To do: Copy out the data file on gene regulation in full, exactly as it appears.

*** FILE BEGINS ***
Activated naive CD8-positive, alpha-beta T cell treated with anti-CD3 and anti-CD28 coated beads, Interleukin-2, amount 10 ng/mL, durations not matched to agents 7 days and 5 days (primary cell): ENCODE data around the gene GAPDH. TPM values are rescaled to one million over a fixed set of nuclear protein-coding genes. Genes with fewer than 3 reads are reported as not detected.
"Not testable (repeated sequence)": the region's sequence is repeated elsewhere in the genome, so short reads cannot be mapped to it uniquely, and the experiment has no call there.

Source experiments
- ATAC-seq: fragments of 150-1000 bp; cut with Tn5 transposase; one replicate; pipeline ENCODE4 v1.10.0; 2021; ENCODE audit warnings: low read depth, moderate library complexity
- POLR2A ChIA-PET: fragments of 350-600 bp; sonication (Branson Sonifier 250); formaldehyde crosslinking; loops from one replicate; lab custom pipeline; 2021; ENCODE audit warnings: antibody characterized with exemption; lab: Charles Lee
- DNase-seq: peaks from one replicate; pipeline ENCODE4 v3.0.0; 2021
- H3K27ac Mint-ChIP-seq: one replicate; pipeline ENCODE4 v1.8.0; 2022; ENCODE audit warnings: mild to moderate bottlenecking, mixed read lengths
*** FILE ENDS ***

Activated naive CD8-positive, alpha-beta T cell treated with anti-CD3 and anti-CD28 coated beads, Interleukin-2, amount 10 ng/mL, durations not matched to agents 7 days and 5 days (primary cell): ENCODE data around the gene GAPDH. TPM values are rescaled to one million over a fixed set of nuclear protein-coding genes. Genes with fewer than 3 reads are reported as not detected.
"Not testable (repeated sequence)": the region's sequence is repeated elsewhere in the genome, so short reads cannot be mapped to it uniquely, and the experiment has no call there.

Source experiments
- ATAC-seq: fragments of 150-1000 bp; cut with Tn5 transposase; one replicate; pipeline ENCODE4 v1.10.0; 2021; ENCODE audit warnings: low read depth, moderate library complexity
- POLR2A ChIA-PET: fragments of 350-600 bp; sonication (Branson Sonifier 250); formaldehyde crosslinking; loops from one replicate; lab custom pipeline; 2021; ENCODE audit warnings: antibody characterized with exemption; lab: Charles Lee
- DNase-seq: peaks from one replicate; pipeline ENCODE4 v3.0.0; 2021
- H3K27ac Mint-ChIP-seq: one replicate; pipeline ENCODE4 v1.8.0; 2022; ENCODE audit warnings: mild to moderate bottlenecking, mixed read lengths